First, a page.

Shakespeare: Where should I start?

I find myself wondering about Shakespeare these days. I mean, how dare I to ignore the literary giant whose name has become a synonym for poetry? To be honest, I haven’t opened a Shakespearean play since high school, and even then I only read his three famous tragedies: Romeo & Juliet, Macbeth and Hamlet. I remember liking Macbeth the best, because of the twisty plot, bloody intrigues and spooky witches. I think it’s about time for me to get a little more familiar with his other great works. But of course my initial reaction is to find a structured approach to reading such an enormous oeuvre. This is how the plays in the Shakespeare’s First Folio are organized:


1 The Tempest
2 The Two Gentlemen of Verona
3 The Merry Wives of Windsor
4 Measure for Measure
5 The Comedy of Errors
6 Much Ado About Nothing
7 Love’s Labour’s Lost
8 A Midsummer Night’s Dream
9 The Merchant of Venice
10 As You Like It
11 The Taming of the Shrew
12 All’s Well That Ends Well
13 Twelfth Night
14 The Winter’s Tale


15 King John
16 Richard II
17 Henry IV, Part 1
18 Henry IV, Part 2
19 Henry V
William_Shakespeare_Chandos_Portrait20 Henry VI, Part 1
21 Henry VI, Part 2
22 Henry VI, Part 3
23 Richard III
24 Henry VIII


25 Troilus and Cressida
26 Coriolanus
27 Titus Andronicus
28 Romeo and Juliet
29 Timon of Athens
30 Julius Caesar
31 Macbeth
32 Hamlet
33 King Lear
34 Othello
35 Antony and Cleopatra
36 Cymbeline

Some sources recommend to start with histories as an introduction, then comedies, and then finally tragedies. While not commenting on the rest, histories are advised to be read in historical order of their contents. Where do sonnets fit into all of these? Should I read them first, or save them for last? Some people prefer to follow the publication order and rely on that as a guide. I do realize that there is really no specific system to reading Shakespeare, but it would be tremendous help to me to actually have a plan I can stick to. Any suggestions?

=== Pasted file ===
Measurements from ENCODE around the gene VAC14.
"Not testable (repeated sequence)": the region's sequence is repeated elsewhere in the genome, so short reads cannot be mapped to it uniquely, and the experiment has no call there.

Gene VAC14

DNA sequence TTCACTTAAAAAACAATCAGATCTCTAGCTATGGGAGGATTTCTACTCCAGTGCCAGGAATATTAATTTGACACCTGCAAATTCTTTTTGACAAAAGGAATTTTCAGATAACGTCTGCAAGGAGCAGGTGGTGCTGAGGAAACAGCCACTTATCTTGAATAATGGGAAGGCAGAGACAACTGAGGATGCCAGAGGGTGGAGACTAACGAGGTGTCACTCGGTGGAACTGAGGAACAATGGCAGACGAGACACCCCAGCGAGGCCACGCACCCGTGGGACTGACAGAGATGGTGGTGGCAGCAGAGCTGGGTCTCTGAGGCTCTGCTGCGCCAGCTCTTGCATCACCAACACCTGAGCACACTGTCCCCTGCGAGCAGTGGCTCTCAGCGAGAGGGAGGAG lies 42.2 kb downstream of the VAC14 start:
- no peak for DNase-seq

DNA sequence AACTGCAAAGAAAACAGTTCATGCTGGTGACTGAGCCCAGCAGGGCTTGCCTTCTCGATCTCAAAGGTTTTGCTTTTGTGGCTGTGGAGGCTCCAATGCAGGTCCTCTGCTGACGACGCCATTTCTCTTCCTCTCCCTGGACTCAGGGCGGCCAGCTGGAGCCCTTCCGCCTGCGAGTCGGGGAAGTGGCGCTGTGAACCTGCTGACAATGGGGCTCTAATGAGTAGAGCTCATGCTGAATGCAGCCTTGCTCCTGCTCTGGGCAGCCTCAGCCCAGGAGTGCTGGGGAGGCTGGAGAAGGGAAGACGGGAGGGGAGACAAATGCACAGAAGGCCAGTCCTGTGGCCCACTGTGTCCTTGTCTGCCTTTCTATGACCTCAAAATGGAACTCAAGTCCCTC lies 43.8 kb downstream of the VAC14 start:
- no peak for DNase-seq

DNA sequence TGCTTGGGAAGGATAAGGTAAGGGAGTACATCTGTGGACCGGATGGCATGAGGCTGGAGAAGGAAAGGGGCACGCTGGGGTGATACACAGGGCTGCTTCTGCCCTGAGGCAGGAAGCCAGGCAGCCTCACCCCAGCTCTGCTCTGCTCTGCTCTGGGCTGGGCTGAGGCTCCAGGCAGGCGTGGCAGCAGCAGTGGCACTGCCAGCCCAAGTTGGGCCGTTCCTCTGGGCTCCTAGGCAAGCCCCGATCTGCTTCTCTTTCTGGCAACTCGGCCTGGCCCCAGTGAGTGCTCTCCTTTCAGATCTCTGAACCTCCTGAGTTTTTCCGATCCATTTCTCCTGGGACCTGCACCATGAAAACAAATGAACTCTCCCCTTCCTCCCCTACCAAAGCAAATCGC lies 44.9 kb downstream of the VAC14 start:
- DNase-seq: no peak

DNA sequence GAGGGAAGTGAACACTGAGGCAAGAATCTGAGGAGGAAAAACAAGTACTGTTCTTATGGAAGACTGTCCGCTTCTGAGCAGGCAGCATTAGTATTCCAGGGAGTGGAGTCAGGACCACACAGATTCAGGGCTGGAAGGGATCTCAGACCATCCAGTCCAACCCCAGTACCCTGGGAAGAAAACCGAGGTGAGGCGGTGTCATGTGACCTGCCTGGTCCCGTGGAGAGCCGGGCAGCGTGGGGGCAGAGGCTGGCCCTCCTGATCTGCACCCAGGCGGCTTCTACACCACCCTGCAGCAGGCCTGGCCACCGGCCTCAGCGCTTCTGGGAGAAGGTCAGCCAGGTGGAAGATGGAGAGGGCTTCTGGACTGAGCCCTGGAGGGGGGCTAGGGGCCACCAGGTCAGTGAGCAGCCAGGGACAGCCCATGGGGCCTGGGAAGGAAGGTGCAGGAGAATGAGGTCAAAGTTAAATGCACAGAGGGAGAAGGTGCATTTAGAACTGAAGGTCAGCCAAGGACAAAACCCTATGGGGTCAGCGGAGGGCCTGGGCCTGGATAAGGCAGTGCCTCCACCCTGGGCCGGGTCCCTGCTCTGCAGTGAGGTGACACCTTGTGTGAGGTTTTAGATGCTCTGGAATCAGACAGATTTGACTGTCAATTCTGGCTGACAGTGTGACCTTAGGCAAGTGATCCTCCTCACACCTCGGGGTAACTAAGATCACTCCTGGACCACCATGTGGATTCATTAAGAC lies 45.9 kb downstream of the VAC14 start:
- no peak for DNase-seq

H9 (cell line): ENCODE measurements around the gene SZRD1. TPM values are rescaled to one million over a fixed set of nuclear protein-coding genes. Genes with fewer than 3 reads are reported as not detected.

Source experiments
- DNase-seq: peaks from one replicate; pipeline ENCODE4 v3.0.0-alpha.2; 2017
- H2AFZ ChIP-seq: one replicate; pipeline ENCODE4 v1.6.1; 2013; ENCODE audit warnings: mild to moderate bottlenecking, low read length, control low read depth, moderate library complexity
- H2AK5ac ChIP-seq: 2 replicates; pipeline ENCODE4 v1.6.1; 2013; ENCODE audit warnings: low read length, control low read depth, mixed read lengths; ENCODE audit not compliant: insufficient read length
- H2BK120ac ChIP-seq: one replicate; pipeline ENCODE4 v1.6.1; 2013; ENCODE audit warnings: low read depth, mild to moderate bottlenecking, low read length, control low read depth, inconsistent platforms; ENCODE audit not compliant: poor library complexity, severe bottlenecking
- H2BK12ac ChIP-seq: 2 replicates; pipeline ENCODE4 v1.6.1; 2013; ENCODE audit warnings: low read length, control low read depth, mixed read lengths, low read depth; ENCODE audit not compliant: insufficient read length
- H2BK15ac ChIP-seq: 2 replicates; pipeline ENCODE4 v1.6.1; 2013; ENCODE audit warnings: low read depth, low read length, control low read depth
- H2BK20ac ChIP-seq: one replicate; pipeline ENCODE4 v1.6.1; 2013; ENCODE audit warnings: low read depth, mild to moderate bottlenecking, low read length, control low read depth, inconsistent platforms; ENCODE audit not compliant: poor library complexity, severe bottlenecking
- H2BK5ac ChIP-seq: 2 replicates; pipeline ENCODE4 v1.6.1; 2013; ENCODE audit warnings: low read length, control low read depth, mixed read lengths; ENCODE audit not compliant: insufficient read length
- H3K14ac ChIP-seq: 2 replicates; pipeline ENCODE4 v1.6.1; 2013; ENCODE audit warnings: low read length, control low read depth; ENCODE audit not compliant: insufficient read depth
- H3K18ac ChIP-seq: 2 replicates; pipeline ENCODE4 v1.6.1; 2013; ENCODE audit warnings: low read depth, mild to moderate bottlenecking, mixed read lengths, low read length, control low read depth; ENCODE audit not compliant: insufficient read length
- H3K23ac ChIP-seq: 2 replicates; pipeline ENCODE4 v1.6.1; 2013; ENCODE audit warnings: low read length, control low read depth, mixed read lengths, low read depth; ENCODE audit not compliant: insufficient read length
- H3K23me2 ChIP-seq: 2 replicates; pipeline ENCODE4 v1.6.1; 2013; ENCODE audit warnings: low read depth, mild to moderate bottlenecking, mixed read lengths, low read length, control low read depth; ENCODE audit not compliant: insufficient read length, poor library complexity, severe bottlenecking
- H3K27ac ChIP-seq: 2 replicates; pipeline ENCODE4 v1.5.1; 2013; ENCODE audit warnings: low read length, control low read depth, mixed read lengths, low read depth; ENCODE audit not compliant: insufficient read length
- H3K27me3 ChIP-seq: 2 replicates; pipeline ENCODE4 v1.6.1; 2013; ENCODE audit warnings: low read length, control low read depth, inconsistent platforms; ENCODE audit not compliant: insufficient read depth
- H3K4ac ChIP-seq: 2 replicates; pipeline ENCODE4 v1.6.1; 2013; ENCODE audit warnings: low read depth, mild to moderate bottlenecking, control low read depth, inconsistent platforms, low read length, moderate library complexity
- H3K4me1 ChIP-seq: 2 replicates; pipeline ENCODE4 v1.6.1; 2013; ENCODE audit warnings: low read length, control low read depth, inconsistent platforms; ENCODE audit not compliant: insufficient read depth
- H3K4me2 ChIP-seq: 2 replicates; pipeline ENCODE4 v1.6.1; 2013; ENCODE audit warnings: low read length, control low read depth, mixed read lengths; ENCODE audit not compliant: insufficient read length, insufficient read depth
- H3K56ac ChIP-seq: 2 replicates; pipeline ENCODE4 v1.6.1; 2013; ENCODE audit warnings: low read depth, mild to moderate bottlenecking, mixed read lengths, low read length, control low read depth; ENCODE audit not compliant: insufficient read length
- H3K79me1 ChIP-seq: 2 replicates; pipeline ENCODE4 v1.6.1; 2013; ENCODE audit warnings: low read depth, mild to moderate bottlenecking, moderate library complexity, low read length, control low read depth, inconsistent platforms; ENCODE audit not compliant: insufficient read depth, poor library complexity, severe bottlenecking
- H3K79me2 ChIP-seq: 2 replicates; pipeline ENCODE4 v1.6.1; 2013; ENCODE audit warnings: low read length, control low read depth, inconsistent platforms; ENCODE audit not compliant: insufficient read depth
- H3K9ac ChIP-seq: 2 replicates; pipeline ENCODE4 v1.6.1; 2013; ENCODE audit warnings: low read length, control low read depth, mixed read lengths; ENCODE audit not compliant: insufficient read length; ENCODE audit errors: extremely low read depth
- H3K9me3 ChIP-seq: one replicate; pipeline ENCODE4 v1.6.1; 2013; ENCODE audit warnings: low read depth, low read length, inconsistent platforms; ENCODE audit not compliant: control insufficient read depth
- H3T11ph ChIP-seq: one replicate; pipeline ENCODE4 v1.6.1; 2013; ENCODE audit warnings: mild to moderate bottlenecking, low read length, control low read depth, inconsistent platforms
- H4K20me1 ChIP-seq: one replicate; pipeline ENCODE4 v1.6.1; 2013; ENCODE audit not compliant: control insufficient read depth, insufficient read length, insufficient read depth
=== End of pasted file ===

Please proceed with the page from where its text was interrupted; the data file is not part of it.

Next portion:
1. If you liked Macbeth (as I did), maybe read Othello next? It’s excellent. The Taming of the Shrew is really good and really controversial. You’ll see why!! I very much want to read Richard III and The Merchant of Venice. I read the Sonnets right after Hamlet — it was only my second book by Shakespeare, and I found it very (very) good. A Midsummer Night’s Dream is much funnier than I expected.

    I can see a reason to read the histories in order, but honestly, I think you should pick the rest as you’re pulled to them. Maybe borrow a Shakespeare guide from the library? Something like this? It contains spoilers — but it also helps you realize where to begin by letting you see the whole Shakespeare collection and judge for yourself where to start.

  2. Here’s a really great blog about a (quite friendly) reader poring through Shakespeare.

  3. I’ve had a plan to read all of Shakespeare’s plays in chronological order for, like, years. I got stuck on Taming of the Shrew, which is an absolute catastrophe of a play and makes me want to shake Shakespeare until his teeth rattle. Maybe try reading plays in groups of three — like, a good comedy, a less-good play, and then a good history or tragedy (Twelfth Night, Coriolanus, Richard III, for instance)? That way you won’t have any long spates of reading the dull ones.

    Or another thing you could do maybe is get some recordings of the plays and listen to those! I have a big BBC radio thing of the Complete Works of Shakespeare that’s pretty great, and I can get a better sense of the flow of the play when I’m hearing it performed.

  4. Thank you Mabel, that is quite an array of ideas you offered there! I will definitely need some sort of companion borrowed to make my reading more thorough. I don’t mind spoilers in this case, since I know at least a general idea behind the majority of his works. I can’t wait to get to know Will better as soon as I’m caught up on everything else.

  5. I definitely agree that one absolutely has to listen to Shakespeare being performed at least once. I’m gonna research a bit more on that. And thank you for suggestions. I will keep them in mind when I sit down to draft out my reading plan.

  6. […] Do you have any advice for an aspiring Shakespeare reader? Which books to start with? Which to avoid? | Tasseled Book Blog […]

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